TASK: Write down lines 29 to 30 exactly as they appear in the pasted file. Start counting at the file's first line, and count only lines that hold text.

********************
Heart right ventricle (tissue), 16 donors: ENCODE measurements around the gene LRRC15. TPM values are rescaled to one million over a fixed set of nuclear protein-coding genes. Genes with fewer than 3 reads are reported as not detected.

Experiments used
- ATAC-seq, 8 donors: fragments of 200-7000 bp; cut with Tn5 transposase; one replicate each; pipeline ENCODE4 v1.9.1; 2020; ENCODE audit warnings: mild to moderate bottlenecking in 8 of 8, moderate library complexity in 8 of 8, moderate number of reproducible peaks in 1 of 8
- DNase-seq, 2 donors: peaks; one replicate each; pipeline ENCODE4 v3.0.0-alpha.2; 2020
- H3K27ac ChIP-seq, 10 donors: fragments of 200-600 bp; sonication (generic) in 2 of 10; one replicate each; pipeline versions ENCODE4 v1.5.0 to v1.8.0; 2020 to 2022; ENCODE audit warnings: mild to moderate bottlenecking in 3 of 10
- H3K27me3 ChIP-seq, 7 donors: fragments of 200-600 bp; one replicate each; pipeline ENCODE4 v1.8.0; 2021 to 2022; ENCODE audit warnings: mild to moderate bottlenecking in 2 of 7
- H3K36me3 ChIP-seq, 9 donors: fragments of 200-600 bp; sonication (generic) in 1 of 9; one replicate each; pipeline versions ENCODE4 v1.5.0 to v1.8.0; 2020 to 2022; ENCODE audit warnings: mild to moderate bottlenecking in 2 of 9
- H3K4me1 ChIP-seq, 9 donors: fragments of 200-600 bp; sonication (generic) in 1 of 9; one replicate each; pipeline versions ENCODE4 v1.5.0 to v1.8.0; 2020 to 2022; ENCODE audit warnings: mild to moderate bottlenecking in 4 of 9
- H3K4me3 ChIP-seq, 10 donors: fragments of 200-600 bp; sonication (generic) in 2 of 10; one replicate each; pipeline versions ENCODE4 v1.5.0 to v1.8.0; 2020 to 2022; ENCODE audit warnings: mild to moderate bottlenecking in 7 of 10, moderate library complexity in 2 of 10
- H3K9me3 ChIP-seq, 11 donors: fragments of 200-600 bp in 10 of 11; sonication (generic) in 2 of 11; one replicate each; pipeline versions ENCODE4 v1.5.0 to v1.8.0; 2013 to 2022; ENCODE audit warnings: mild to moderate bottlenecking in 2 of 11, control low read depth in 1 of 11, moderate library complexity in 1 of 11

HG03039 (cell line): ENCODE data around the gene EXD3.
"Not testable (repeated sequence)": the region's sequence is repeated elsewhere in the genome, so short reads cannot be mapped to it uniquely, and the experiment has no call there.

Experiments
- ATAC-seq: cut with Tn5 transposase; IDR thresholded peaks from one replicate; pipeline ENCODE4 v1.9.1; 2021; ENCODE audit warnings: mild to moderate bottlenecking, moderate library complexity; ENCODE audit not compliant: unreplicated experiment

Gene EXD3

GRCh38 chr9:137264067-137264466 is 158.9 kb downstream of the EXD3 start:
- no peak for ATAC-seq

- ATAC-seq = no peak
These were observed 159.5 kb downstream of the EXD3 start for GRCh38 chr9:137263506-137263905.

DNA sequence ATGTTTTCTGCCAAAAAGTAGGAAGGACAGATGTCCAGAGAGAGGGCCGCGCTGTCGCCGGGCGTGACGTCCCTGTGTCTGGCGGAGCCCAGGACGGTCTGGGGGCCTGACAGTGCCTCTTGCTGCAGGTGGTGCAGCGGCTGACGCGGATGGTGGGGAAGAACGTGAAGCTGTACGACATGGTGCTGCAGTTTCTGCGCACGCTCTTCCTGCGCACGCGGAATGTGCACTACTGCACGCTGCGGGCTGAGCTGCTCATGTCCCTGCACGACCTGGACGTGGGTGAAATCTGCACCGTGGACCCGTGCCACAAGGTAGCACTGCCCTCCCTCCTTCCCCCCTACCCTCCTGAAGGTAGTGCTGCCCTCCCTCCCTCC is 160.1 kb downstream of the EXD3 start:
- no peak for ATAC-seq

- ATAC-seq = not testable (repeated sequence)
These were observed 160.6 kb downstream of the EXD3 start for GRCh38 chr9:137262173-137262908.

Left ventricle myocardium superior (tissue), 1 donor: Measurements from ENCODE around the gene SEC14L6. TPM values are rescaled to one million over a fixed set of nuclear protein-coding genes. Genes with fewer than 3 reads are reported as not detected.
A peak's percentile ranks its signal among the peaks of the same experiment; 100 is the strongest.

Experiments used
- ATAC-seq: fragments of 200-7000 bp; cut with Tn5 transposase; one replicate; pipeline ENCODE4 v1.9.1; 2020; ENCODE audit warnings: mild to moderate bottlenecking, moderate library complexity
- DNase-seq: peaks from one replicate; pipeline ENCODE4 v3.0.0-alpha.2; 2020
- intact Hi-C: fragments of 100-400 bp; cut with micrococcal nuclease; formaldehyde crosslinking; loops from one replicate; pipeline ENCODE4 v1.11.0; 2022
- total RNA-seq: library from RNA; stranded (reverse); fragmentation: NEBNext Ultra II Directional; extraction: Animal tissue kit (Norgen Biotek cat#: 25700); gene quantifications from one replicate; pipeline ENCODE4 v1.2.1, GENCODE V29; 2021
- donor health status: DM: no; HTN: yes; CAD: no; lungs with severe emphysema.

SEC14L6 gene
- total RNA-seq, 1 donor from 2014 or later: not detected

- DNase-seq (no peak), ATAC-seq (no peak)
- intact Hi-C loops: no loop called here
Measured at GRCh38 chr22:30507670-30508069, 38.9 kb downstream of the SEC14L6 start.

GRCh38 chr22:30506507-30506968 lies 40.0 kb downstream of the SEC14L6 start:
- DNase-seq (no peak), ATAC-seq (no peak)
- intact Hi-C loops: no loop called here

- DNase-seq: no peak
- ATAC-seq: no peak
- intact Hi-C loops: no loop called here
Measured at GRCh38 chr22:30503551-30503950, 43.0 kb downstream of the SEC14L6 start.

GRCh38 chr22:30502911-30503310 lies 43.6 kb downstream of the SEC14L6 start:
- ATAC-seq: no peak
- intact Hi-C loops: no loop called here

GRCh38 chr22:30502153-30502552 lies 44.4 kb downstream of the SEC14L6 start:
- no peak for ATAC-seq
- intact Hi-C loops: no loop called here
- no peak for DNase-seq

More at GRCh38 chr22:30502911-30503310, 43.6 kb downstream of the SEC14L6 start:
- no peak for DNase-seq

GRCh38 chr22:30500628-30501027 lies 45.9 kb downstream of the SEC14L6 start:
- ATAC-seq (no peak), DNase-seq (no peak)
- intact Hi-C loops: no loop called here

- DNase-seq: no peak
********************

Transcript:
- intact Hi-C: fragments of 100-400 bp; cut with micrococcal nuclease; formaldehyde crosslinking; loops from one replicate; pipeline ENCODE4 v1.11.0; 2022
- total RNA-seq: library from RNA; stranded (reverse); fragmentation: NEBNext Ultra II Directional; extraction: Animal tissue kit (Norgen Biotek cat#: 25700); gene quantifications from one replicate; pipeline ENCODE4 v1.2.1, GENCODE V29; 2021